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"Earnest blowing by all hands, and the singular virtuosity of Goletz and Braden"

Review by Jack Bowers

Thanks to Jack Bowers of All About Jazz for his review of Eric Goletz's latest album, "Standard-ized!," to be released on February 10th.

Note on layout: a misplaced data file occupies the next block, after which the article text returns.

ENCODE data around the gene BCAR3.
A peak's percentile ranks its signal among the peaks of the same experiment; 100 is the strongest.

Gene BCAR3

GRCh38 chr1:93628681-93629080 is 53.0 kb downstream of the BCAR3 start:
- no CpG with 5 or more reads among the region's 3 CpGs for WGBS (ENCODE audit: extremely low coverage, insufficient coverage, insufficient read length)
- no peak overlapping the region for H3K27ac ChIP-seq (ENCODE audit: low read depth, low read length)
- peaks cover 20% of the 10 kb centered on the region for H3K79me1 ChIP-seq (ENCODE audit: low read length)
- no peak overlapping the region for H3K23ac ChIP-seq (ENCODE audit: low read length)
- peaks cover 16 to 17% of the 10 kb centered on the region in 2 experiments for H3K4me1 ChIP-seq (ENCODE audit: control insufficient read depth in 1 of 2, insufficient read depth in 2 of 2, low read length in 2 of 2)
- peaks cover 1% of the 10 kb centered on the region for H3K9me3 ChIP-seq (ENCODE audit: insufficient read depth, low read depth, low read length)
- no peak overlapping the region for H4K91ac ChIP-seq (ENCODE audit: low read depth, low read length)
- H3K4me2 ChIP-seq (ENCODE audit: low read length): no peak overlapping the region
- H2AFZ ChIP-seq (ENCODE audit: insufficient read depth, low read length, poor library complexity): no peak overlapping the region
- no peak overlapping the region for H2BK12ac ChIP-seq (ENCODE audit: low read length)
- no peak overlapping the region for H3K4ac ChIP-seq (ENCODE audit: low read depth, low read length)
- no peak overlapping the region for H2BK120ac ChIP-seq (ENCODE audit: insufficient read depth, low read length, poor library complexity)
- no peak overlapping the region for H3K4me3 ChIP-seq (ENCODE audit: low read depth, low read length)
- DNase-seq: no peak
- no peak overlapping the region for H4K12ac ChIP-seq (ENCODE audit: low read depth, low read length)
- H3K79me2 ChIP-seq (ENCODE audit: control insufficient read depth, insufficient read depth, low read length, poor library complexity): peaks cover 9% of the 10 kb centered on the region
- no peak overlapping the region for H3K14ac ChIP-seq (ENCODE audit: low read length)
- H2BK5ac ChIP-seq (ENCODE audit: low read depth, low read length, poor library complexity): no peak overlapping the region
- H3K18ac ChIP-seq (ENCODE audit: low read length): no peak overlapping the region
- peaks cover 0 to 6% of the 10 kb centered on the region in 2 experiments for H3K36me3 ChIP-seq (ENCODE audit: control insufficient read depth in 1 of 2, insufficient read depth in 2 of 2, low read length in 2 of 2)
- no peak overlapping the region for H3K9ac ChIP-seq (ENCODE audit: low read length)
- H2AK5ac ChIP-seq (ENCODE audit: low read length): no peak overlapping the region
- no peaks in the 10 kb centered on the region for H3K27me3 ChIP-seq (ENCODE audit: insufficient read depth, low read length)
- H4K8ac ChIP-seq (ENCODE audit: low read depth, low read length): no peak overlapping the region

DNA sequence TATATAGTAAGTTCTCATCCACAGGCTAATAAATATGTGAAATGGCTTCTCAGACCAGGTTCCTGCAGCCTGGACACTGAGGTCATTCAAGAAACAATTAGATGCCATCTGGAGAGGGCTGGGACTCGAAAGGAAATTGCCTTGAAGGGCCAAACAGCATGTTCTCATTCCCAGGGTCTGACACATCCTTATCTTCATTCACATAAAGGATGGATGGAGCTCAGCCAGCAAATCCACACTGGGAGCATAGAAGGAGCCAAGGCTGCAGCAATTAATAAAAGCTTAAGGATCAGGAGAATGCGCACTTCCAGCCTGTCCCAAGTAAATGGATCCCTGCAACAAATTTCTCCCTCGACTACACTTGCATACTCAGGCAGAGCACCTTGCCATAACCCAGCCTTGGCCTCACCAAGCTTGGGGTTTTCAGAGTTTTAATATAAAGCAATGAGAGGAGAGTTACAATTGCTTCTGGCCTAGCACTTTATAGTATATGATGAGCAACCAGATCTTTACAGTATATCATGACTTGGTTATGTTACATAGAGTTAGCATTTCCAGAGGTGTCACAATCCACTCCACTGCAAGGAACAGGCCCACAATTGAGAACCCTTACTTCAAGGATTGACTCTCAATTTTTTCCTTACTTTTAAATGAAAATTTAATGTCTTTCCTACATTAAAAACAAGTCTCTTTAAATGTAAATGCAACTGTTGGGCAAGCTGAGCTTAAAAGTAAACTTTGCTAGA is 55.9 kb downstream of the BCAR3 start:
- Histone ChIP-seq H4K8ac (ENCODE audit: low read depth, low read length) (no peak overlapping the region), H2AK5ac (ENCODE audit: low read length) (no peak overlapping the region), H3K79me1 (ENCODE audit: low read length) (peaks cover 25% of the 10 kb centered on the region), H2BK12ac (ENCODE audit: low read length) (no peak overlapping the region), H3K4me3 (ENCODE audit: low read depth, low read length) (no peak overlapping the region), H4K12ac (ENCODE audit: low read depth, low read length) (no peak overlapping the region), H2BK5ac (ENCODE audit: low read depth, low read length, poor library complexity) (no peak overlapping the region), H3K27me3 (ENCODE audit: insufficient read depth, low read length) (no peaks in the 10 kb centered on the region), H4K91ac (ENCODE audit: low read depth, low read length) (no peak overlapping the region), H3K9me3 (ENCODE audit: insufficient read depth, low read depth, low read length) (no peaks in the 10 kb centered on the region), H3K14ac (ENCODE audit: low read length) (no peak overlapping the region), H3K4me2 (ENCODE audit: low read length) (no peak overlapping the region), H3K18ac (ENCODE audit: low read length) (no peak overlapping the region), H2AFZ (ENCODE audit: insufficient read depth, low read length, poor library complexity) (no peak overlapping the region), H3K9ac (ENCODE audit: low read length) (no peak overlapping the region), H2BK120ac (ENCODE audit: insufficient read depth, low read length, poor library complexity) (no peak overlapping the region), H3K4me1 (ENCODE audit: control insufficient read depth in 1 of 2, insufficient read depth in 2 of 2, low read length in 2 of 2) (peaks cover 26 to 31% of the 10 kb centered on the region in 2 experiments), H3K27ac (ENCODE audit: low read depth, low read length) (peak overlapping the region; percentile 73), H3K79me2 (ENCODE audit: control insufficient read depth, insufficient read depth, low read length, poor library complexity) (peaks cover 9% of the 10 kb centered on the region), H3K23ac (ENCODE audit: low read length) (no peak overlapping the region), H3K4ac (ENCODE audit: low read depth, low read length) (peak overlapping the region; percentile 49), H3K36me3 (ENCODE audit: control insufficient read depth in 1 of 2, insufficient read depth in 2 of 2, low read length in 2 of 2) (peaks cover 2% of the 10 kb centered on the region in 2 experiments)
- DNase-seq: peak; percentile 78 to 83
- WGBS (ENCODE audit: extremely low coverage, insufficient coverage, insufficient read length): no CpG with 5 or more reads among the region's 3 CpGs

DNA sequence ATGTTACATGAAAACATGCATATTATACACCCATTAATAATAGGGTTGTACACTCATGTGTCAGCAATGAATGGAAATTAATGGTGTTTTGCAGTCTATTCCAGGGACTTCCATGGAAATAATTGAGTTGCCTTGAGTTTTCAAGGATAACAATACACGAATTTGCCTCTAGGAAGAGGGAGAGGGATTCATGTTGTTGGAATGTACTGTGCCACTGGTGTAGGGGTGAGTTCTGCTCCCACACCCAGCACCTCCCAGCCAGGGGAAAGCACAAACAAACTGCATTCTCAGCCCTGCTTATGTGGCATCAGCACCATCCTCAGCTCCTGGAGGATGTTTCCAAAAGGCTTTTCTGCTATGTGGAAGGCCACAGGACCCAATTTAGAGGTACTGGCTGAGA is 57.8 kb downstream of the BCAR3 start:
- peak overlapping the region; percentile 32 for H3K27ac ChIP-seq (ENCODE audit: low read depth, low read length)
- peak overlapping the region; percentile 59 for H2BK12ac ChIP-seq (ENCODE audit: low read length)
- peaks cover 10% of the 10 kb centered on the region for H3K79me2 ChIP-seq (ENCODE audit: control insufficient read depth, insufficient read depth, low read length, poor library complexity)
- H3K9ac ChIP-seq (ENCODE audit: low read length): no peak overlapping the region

If variety is on your wish list, you will find a lot to like on Standard-ized!, New York-based trombonist Eric Goletz's third album in three years. Group size and makeup are seldom the same, Goletz's charts traverse new realms, there are special guests to enhance the proceedings, and Goletz even enlists a six-piece string "orchestra" on several numbers. The strings accompany one of the guests, vocalist LaJuan Carter, on the Nat King Cole chart-topper, "Nature Boy," and Michel Legrand's "Windmills of Your Mind," and Goletz on Legrand's "The Summer Knows." The second guest is soprano saxophonist Don Braden who shines and smokes on Charlie Parker's "Now's the Time" and a pair of Horace Silver compositions, "Nutville" and "Mayreh." Goletz leads his core quartet on the Broadway standard "Just in Time" and George Gershwin's "Summertime," trios on Stanley Turrentine's "Sugar" and Stevie Wonder's "Overjoyed," sextets on Juan Tizol's "Caravan," Silver's "Jungle Juice" and a second version of "Now's the Time," which closes the album as the earlier reading opened it. Braden makes it a septet on his three numbers, each of which is upbeat and swinging. Goletz shows his remarkable technique there, as he does elsewhere, keeping pace with Braden note for note and showing his guest no quarter. Pianist Jim Ridl is another impressive soloist, as he affirms on "Just in Time," "Mayreh," "Summertime" and other numbers, while guitarist Henry Heinitsch sparkles on "Train Shuffle." With Ridl, bassist Brian Glassman and drummer Steve Johns in charge, the rhythm is in capable hands. As for Carter, she sings with emotion but is otherwise less than special. A better-than-average session, amplified by disparate ingredients, a generally admirable playlist, earnest blowing by all hands, and the singular virtuosity of Goletz and Braden.


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